Cardio workouts were a thing long before dedicated “workouts” were.
After all, folks have for ages set out for a run, walk, bike ride or swim to increase their heart rate, improve their endurance or lose some weight. But as the health and fitness industry has learned about the importance of heart health — and its correlation with other muscles and systems in the body — newer and more advanced aerobic and cardio methods and programs have come into the spotlight.
We checked in with two local experts — Lisa F. Crowder, a personal trainer at Franciscan Health Fitness Centers, and Erica J. Hein, fitness services supervisor at Community Hospital Fitness Pointe — to get their thoughts on the state of the cardio workout.
Q: What are some of the best exercises to include in a cardio workout? How have these changed over the years?
Crowder: There are a variety of cardio exercises, and the choices vary with each individual. The best way to determine what a good cardio workout looks like is to see a fitness professional or doctor and have them take your resting heart rate, determine your max heart rate and do a fitness assessment.
For example, jogging was long seen as the best cardio exercise, but due to the increase in joint issues, it doesn’t always work for everyone. Group fitness classes, as well as a variety of new cardio equipment such as the Jacobs Ladder and Octane elliptical machine, have come along as other popular ways to do cardio.
Hein: All too often, people who walk, run or cycle neglect the upper body, but it’s important to include movements for the upper and lower body. Many exercise machines such as an elliptical trainer or arm bike will include the arms, but you don’t have to have expensive equipment to get an effective cardio workout. For example, you can climb the stairs, jump rope, do jumping jacks or march in place with vigorous arm movements. Many cardio exercises can even be modified to do while seated.
I think for many years we did just one exercise at a time, whether it was jogging in the 1970s or step aerobics and Jazzercise in the '80s. Over the past several years, exercise programs such as interval training, circuit training, Tabata, HIIT (high-intensity interval training) and Zumba have gained popularity. These training programs do not require a great deal of time for an effective workout (about 45-60 minutes).
Q: How does weight training figure into a cardio workout?
Crowder: The American College of Sports Medicine and the American Heart Association recommend doing a minimum of 150 minutes of cardiovascular training per week, along with two to three times of strength training each week. It is equally important to do strength and cardio training for our bodies to be totally healthy. Many newer group fitness classes and training regimens now offer both cardio and strength in each workout so participants can get everything incorporated in one setting.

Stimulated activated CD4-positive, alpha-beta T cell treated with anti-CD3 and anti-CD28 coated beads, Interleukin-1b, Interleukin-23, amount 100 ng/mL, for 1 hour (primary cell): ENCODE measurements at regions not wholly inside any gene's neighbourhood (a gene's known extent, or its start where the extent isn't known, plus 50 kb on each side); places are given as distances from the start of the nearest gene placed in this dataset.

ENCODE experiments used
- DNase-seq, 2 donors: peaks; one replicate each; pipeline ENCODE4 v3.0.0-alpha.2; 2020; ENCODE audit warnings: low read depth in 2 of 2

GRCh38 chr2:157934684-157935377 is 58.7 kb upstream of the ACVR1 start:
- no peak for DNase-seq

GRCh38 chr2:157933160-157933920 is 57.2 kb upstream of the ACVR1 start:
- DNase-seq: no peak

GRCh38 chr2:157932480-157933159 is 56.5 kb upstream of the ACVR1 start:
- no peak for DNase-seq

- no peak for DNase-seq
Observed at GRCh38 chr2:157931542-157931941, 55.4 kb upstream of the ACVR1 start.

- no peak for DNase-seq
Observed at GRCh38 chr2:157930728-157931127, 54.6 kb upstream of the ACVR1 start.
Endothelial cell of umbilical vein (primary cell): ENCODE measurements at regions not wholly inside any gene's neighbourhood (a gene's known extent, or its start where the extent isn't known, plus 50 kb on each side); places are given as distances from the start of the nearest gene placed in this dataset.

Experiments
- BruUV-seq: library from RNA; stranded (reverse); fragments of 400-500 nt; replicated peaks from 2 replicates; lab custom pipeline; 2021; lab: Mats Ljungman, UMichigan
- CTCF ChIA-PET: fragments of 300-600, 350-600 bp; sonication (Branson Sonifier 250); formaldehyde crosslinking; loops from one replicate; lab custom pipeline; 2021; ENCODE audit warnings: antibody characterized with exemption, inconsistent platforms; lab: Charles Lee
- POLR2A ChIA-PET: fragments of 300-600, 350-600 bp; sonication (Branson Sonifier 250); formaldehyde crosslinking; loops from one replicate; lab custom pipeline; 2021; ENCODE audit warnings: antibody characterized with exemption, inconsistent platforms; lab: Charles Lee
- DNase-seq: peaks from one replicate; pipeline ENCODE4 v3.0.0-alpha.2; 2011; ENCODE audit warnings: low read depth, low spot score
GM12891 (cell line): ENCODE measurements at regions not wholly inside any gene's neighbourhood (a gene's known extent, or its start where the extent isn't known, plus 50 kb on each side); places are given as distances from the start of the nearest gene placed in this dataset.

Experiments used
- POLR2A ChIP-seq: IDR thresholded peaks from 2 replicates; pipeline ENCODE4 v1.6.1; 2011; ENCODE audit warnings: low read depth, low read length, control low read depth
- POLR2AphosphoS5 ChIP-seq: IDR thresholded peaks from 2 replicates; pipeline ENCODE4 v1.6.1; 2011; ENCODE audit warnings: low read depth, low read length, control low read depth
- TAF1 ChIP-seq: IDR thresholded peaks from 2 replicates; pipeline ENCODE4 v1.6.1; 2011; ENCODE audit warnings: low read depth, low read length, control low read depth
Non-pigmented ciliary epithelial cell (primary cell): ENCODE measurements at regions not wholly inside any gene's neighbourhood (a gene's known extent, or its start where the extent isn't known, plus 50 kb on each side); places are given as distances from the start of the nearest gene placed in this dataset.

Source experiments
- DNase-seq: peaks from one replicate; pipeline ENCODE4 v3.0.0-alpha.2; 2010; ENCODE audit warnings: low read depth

Hein: A well-rounded and sound exercise program should include three components — cardio, strength training and flexibility/mobility. Many exercise professionals now incorporate strength training alongside cardio. For example, circuit training may be set up as several exercise stations, alternating between cardio and strength for a predetermined amount of time. Cardio exercise is great for the heart and lungs and has many benefits such as lowering blood pressure, cholesterol and blood sugar, but cardio alone will not improve muscular strength. For this reason, it is important to include some type of strength training for all the muscles using one’s own body weight, resistance bands, kettlebells, dumbbells, etc.
Q: What are some of the most important things to focus on when trying to establish a cardio regimen?
Crowder: Cardiovascular training is challenging, especially for someone who might be new to this type of exercise, so it is imperative to seek professional advice before beginning an exercise program. Too many times we see individuals trying to start cardio on their own or follow a program they found on Instagram, and fall or become injured because it was not done safely or correctly. A program needs to be individualized to be the most effective.
In the end, the best cardio workout anyone can do is one they really enjoy. There are many ways to increase your heart rate, but the best one to do is the one you will do for life because you enjoy it.
Hein: If you have any medical conditions such as diabetes, high blood pressure or heart disease, check with your doctor first to ensure it is safe to start a cardio program. From there, choose an exercise you like and enjoy, reduce barriers to participation and start slow. For example, you may want to set a goal of only five to 10 minutes of cardio at a time, and then increase the time a few minutes each week until you can do 150 minutes per week.
Starting too fast is one of the biggest pitfalls that people tend to hit — thinking they have to complete 60 minutes of cardio at a time for it to be beneficial. In fact, you can break up your cardio throughout the day. Research has shown that three 10-minute bouts of cardio can be just as effective as one 30-minute bout.